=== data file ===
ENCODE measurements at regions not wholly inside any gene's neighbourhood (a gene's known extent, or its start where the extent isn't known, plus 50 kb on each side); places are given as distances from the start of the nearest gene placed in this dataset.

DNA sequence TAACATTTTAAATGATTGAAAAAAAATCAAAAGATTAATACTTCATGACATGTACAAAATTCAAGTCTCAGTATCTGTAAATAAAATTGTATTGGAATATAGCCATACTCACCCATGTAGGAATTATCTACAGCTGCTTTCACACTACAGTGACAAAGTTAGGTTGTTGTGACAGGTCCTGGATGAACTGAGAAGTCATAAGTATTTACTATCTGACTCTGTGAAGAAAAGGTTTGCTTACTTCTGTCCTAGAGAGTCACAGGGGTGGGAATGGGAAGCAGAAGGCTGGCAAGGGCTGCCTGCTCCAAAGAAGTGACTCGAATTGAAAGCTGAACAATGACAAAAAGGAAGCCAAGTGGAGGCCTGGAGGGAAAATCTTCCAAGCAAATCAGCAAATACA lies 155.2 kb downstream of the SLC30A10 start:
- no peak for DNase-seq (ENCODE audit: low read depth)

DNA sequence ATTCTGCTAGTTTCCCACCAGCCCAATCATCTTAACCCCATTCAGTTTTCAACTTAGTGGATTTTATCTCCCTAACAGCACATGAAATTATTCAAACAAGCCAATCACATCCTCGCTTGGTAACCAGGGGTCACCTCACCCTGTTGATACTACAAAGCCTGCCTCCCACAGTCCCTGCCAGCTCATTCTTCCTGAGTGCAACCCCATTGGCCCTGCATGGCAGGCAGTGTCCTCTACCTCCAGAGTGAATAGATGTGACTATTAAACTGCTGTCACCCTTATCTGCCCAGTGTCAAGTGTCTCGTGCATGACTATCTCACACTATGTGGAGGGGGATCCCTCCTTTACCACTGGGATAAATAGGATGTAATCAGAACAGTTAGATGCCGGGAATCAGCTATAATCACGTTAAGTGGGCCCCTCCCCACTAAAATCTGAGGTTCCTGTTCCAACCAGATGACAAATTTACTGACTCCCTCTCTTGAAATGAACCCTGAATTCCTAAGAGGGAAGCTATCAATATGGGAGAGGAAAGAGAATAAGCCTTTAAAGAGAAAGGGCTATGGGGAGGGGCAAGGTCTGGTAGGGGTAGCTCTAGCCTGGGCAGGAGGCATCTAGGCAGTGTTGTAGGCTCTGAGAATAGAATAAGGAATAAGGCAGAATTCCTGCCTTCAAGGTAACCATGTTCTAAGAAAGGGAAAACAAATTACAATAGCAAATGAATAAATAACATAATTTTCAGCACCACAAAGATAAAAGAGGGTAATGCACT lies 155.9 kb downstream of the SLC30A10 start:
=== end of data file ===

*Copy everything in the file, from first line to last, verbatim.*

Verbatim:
ENCODE measurements at regions not wholly inside any gene's neighbourhood (a gene's known extent, or its start where the extent isn't known, plus 50 kb on each side); places are given as distances from the start of the nearest gene placed in this dataset.

DNA sequence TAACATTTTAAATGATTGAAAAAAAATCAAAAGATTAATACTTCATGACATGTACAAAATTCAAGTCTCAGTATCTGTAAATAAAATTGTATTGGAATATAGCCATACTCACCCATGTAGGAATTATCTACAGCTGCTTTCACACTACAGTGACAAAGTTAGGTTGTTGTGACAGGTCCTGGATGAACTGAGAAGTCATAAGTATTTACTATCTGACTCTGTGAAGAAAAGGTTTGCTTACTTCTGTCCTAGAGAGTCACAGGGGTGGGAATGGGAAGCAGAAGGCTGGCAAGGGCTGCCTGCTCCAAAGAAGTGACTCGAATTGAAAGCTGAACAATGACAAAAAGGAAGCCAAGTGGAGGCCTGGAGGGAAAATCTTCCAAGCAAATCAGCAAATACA lies 155.2 kb downstream of the SLC30A10 start:
- no peak for DNase-seq (ENCODE audit: low read depth)

DNA sequence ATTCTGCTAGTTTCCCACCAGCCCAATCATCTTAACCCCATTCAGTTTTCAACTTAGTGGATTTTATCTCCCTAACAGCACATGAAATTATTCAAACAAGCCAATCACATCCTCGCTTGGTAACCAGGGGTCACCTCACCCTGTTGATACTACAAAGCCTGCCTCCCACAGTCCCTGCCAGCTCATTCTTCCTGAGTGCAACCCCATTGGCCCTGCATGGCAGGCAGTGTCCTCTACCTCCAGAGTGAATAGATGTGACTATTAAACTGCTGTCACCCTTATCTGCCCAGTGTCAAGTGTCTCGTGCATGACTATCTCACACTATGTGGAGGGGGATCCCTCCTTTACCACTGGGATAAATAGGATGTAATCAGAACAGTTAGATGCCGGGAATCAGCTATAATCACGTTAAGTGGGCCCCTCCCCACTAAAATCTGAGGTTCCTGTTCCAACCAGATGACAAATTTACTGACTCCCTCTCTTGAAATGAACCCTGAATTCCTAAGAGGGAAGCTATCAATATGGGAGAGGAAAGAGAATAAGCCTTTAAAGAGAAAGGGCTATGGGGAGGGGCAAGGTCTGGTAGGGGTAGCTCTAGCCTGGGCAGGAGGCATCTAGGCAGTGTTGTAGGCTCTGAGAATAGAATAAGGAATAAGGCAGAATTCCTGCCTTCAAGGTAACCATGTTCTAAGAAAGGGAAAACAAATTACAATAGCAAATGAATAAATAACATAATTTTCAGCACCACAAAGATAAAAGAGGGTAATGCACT lies 155.9 kb downstream of the SLC30A10 start: